Finally, at the time around 3 PM, according to YouTube — https://www.youtube.com/watch?v=7JdBaTZ1v34, a 9-mph wind was coming from the southeast or southwest whatever, and the car was running north to south on the runway (actually the runway runs northwest to southeast — 196 mph minus 9 mph "headwind" = 187 mph. BINGO again? Thanks for the time.

 

https://newsroom.porsche.com/dam/jcr:e00c2789-42c7-4dab-a818-a732003194b0/2019_911_GT3_RS_Technical_Specifications.pdf.PDF

https://tirepressure.com/porsche-911-tire-pressure#2019

https://www.omnicalculator.com/physics/air-density

https://www.timeanddate.com/weather/usa/titusville/


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SpeedKing  1w ago @NatsM

I need to correct some of your claims. Firstly i was well aware that you used the new GT3 and not the GT3RS i referred to. The reason i used the GT3RS as an example was due to the close similarities between the two cars. At the Nurb record runs the acceleration and top speed of both cars was almost identical so it's a reasonable starting point to use as a comparison.

Secondly i clearly stated that the wind direction info on the video was incorrect and i've looked at both the Titsville(pun intended) and Cape Canaveral(south) and contrary to what i posted earlier it was pretty much a crosswind coming from the east heading west for both weather station locations so NO headwind.

I clearly relied on an unreliable source for the top speed of 197mph so thanks for the link stating 193 mph. Anyway bottom line i'm not convinced that the new GT3 can do 198 mph but i'm sure we'll find out soon enough :)


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Cocobe  1w ago @SpeedKing

I guess a couple factors is that the top speed assumes a smaller attack on the rear wing. And that the Nurburgring back straight is uphill so it’ll look like cars too out sooner


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SpeedKing  1w ago @Cocobe

Another factor which i didn't mention was downforce for the 2022 GT3 and from what i can gather the previous model had 150kg at max speed and apparently this one has 150% more downforce which equates to 375 kg at max speed which is pretty much the same as the RS. I shouldn't have to remind peeps as to how much of an impact downforce can have on supercars, the Senna hits the wall at 204mph with over 800hp as a prime example. Therefore that further supports my view that there's nothing between them and hence why i can't see it doing 197/198mph.


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Cocobe  1w ago @SpeedKing

But to be honest, top speed stats for cars like these are quite useless anyways unless we get into the efficiencies of downforces. The Ford GT vs the C7 Z06 for example. Where one can go fast in a straight line AND fast around a bend, the other can only do one or the other, having to bolt on or remove aero elements

Gt3s were never meant to beat anything in its price range for drag racing or top speed


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SpeedKing  1w ago @Cocobe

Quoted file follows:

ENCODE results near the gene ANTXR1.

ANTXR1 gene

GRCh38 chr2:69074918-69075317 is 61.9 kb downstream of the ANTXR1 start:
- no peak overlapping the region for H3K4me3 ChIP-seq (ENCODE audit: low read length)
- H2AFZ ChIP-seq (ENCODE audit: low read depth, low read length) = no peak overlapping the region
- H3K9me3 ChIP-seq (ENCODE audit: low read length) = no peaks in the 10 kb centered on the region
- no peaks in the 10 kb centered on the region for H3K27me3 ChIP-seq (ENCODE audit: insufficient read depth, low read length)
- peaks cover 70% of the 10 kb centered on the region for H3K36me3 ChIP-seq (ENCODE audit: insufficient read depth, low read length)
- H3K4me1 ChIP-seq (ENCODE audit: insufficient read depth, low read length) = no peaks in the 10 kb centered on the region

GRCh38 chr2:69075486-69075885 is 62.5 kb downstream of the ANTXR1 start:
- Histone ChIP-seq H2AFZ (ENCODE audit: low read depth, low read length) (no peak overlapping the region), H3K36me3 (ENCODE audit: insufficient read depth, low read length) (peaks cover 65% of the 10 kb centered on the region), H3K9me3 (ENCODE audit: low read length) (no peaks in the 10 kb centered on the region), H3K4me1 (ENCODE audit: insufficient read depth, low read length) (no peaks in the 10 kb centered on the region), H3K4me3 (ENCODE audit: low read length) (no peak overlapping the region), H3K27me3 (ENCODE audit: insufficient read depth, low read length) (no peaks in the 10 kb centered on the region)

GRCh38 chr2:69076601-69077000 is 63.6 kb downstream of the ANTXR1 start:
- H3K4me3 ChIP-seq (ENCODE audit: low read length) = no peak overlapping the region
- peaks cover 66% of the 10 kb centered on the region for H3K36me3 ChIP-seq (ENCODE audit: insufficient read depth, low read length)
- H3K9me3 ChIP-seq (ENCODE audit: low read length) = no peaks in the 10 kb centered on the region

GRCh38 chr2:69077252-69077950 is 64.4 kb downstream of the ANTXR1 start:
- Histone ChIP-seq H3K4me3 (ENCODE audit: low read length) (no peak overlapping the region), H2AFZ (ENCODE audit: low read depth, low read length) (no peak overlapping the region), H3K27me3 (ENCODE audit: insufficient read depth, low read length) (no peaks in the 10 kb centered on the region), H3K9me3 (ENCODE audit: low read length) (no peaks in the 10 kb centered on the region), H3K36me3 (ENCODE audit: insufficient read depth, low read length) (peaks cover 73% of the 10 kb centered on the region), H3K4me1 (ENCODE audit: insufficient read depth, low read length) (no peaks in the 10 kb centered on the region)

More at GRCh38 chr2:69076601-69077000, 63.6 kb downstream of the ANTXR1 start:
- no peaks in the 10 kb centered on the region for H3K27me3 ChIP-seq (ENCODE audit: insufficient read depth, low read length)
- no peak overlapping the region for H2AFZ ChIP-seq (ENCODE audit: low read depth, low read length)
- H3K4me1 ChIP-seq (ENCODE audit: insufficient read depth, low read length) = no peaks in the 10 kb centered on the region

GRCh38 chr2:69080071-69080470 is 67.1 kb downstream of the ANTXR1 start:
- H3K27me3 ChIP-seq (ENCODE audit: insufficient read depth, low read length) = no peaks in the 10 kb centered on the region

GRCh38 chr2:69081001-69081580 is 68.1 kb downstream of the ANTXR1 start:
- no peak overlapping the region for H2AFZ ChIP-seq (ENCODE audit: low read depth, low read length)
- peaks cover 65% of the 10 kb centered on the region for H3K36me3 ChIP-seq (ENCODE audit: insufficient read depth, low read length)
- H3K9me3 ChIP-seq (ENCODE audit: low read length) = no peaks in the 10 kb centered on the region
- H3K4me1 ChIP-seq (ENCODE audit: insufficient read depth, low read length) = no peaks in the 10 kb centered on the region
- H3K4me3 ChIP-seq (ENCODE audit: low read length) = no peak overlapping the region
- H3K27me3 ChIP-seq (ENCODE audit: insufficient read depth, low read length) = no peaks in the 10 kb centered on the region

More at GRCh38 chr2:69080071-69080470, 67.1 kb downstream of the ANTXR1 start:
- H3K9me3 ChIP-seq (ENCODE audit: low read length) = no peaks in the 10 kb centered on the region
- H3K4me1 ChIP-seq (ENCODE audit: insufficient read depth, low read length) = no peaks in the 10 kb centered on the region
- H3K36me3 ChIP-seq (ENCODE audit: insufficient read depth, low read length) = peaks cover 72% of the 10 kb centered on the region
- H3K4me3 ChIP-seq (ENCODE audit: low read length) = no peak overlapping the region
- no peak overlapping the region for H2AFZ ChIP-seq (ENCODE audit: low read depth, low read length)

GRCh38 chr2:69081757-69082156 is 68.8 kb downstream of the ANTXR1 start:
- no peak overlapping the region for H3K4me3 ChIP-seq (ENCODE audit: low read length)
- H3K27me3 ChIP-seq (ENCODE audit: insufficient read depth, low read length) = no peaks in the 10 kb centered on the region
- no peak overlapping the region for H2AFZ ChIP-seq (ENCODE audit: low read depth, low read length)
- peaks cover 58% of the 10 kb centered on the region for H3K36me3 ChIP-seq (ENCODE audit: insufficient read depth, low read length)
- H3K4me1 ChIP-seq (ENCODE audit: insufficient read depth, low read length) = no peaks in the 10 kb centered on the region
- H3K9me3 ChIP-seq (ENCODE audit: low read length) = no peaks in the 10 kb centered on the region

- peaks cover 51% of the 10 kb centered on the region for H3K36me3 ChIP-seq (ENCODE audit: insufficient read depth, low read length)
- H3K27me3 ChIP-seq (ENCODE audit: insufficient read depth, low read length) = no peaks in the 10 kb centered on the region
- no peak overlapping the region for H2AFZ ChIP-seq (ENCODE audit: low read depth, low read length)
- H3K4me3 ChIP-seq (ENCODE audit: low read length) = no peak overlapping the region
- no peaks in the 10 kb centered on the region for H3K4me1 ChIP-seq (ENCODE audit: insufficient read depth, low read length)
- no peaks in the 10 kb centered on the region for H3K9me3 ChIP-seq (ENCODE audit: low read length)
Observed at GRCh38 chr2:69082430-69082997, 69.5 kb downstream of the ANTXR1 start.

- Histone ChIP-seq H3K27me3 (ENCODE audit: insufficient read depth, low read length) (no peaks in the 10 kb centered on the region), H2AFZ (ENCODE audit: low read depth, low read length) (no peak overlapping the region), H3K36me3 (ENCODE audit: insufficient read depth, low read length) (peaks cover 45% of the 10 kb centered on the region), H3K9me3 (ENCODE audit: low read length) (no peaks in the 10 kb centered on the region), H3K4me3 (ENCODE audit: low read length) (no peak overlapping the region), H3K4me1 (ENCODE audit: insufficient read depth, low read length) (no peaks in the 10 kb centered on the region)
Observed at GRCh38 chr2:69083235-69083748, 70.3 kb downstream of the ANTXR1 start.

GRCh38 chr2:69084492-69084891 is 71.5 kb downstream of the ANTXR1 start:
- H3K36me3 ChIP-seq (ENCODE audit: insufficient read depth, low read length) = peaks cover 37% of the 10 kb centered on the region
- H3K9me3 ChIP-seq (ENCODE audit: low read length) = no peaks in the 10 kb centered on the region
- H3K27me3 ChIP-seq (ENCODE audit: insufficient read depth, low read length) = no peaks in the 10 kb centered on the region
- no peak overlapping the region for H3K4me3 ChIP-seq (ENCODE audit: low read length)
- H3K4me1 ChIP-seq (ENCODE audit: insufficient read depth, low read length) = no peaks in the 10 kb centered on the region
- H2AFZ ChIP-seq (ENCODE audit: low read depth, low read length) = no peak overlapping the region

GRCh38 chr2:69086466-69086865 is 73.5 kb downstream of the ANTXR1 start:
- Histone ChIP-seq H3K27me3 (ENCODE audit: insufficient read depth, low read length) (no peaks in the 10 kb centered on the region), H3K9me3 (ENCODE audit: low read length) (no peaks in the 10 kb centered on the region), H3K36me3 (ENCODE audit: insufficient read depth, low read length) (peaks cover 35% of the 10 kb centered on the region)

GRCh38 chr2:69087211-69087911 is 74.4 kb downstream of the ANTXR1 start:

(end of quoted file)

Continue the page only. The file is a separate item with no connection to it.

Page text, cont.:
Yes i agree that it's secondary to what this car is intended for and that is a fast track car which has top notch handling capabilities. That aside a theoretical formula supporting the 198 mph top speed claim has been made and it's open to scrutiny which is precisely what i've done :)


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NatsM  1w ago @SpeedKing

Howdy? Yeah, at times things don't add up. We all know theoretical or projected is not the same as actual. However, I do believe they can meet eye to eye if only the right and accurate inputs are fed into the theoretical. Math is an exact science. The only time it isn't is when you input wrong or inaccurate numbers. It just occurred to me that I probably shouldn't have joined this group since, as the title says, "fastestlaps" and not about fastest or top speed. It's mostly about lap times and acceleration times. Not that I'm not interested or don't know anything about them, but it's just that over time I got more curious about how fast a particular car can go and that I just leave lap times, acceleration times and trap speeds to others. I sometimes feel out of place. Anyway, we all want to know the outcome of whatever car in question for sure. Have a nice one.


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SpeedKing  1w ago @NatsM

Whether it be top speed, acceleration or lap times they all come under the one umbrella of performance. Theory has its place but i just wonder whether the drag/downforce aspects when using theoretical calculations aren't or don't differentiate sufficiently to get a more precise outcome. Thoughts?


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196ss  1w ago @NatsM

I don't know about everyone, but I always read your posts with interest. In addition, looking at the fierce battles of fans of Koenigsegg, Bugatti and Tuatara, you can't say that on this site everyone doesn't care about top speeds.
I think you could also use your formulas to calculate the acceleration. The calculation will be a little more cumbersome, because it is necessary to calculate the forces acting on the car at each instant in time, taking into account gear ratios and the power curve. I sometimes (lately rarely in fact) get carried away with such calculations, and often they give frighteningly close results in comparison with real tests. You correctly noticed that the laws of mathematics/physics are equally valid for the movement of any body, both bicycles and cars, as well as planets and stars. The only source of error in this case is incorrect initial data. This is unfortunately sometimes the case, manufacturers sometimes intentionally indicate incorrect information about the power, curb weight, aerodynamic characteristics of the car, etc. For example, the most egregious case was when I tried to calculate top speed of RUF CTR Yellowbird. Using the claimed power of 469 PS, I got an estimated top speed of 197 mph. In order to accelerate to 200 mph in 35.6 seconds and have a top speed of 213 mph (which was confirmed by tests), according to the calculation, it would take at least 590 hp. The use of a car with similar characteristics (claimed and tested) by Speedking is also a kind of approximation, same as your mathematical model. Comparing these results may provide interesting food for thought about the initial data, but certainly neither could give the final top speed value for the 992 GT3. This can give only a real test.
So please continue your researches, I think this is very interesting.